Cheviot Hills sells prime cuts at the market. Blueberries were also on offer. While the fresh blueberry season is over, you could make this recipe with frozen berries.
Venison is one of those meats you can either cook fast (prime cuts) or slow (secondary cuts). It is deep and rich in flavour and responds well to fruit, red wine and earthy additions. Find out more at cheviothills.co.nz.
For a winter dinner party you could get a prime cut sliced by yourself, or your butcher, across the grain. This will be a quick cook before serving.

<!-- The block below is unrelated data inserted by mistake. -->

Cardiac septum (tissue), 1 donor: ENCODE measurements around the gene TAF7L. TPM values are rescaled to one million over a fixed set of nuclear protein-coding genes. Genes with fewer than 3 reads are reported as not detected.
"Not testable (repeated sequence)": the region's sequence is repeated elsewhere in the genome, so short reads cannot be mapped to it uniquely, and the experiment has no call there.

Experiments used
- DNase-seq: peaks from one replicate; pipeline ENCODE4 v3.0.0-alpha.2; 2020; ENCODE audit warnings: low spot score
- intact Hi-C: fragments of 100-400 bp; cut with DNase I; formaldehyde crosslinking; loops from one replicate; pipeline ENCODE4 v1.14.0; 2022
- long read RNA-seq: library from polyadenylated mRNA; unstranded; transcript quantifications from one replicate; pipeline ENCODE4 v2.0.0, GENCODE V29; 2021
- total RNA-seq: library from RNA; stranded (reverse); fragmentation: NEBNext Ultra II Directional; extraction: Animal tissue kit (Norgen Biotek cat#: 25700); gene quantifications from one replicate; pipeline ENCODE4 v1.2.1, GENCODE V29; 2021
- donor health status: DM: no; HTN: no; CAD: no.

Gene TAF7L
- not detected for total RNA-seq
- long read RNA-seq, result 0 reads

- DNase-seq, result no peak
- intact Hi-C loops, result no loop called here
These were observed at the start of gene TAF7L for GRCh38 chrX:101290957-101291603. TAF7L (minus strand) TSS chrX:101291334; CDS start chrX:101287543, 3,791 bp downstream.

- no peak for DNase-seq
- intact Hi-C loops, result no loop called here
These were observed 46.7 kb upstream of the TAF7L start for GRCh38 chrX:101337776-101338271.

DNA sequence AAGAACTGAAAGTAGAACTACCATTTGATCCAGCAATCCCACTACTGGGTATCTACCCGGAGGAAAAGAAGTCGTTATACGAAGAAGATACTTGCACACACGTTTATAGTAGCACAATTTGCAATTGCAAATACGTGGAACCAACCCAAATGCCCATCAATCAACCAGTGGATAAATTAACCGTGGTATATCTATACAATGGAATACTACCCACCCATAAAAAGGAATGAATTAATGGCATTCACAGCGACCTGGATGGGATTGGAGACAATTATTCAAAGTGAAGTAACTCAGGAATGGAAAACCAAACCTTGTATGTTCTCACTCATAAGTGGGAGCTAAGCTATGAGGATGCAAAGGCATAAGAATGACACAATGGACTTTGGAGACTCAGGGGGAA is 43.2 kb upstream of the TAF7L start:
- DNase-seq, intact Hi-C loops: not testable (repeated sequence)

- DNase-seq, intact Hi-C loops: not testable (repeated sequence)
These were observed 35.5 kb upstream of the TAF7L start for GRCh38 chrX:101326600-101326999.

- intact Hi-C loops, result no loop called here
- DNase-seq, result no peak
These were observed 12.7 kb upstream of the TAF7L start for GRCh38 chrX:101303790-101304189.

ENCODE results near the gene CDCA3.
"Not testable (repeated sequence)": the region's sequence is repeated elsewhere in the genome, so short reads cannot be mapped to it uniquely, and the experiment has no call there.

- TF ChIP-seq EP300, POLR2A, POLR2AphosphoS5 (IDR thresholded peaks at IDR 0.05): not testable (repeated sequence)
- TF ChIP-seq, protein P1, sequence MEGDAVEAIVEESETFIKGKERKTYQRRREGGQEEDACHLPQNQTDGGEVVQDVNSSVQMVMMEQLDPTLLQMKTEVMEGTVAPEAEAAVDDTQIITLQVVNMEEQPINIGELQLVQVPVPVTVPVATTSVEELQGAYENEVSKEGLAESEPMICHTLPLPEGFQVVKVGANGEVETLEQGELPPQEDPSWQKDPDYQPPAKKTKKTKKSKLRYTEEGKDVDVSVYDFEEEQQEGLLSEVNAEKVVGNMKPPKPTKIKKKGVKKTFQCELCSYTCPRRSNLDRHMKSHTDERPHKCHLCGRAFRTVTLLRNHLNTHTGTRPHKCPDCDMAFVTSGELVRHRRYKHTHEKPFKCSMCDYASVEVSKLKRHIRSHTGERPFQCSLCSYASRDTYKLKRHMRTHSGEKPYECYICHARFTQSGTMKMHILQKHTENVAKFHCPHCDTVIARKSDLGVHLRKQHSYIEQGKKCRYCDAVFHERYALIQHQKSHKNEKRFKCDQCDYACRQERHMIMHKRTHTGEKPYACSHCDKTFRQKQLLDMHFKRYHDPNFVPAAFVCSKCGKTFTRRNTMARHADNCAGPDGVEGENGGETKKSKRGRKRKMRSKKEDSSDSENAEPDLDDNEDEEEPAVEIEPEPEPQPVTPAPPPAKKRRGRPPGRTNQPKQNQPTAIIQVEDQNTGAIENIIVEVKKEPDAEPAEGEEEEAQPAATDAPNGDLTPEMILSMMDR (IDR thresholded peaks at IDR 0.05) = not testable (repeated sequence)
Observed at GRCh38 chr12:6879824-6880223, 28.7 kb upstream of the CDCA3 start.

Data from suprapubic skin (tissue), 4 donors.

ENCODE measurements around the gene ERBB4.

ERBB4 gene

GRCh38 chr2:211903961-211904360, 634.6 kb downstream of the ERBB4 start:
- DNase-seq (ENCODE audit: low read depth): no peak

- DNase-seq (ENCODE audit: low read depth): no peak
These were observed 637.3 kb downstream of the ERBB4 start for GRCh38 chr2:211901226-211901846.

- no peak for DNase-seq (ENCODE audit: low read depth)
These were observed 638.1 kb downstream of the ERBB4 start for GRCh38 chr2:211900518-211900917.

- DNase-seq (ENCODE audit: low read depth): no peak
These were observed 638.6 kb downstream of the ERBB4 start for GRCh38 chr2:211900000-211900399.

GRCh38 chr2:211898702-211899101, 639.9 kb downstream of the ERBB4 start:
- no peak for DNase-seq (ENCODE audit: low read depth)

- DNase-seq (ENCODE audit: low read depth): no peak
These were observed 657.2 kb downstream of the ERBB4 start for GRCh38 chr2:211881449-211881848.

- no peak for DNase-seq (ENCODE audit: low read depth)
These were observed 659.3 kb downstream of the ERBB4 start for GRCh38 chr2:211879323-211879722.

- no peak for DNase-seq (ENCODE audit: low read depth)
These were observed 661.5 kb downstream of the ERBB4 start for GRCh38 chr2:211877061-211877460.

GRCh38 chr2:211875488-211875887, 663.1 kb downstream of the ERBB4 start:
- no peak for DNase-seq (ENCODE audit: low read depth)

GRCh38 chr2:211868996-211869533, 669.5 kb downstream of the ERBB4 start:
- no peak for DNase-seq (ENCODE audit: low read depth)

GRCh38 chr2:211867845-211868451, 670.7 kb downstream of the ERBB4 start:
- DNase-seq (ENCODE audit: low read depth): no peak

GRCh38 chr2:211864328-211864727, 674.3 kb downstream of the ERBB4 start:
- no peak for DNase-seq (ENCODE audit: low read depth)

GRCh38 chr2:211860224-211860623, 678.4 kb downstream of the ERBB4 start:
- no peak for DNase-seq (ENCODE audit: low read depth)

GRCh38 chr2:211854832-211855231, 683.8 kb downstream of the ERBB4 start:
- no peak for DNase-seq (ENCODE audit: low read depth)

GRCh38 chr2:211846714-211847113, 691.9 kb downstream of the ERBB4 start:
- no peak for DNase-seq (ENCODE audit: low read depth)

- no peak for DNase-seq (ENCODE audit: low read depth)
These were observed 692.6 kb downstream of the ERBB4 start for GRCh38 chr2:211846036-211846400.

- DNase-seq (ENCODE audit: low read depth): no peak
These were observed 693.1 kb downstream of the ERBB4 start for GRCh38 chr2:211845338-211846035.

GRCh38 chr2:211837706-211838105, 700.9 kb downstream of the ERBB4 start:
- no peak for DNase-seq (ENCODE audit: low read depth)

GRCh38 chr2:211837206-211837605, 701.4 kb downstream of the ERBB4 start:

We are serving this with baby beetroot, some greens (maybe just a bit of fresh watercress dressed with olive oil) and simply boiled potatoes.
1. Prepare and cook your vegetables and set aside to warm through in the oven later.
2. Meanwhile reduce some beef stock, a bit of red wine and some of the beetroot boiling water. You could add some Cheviot Hills Damson Jam or Red Currant Jelly. Once the sauce is syrupy, set aside to reheat later.
1. Pan-fry the venison medallions in a heavy-based pan. Do so in batches, don't overcrowd the pan or you will start stewing them. Place in a warm oven to rest.
2. Warm up the veges.
3. Pour the meat juices from the rested venison into the sauce, bring back to the boil and swirl in a knob of butter to add a sheen. Taste for seasoning.
4. Plate up the potatoes, baby beets and the venison medallions. Pour over the sauce and add a lovely crisp bunch of watercress to the plate.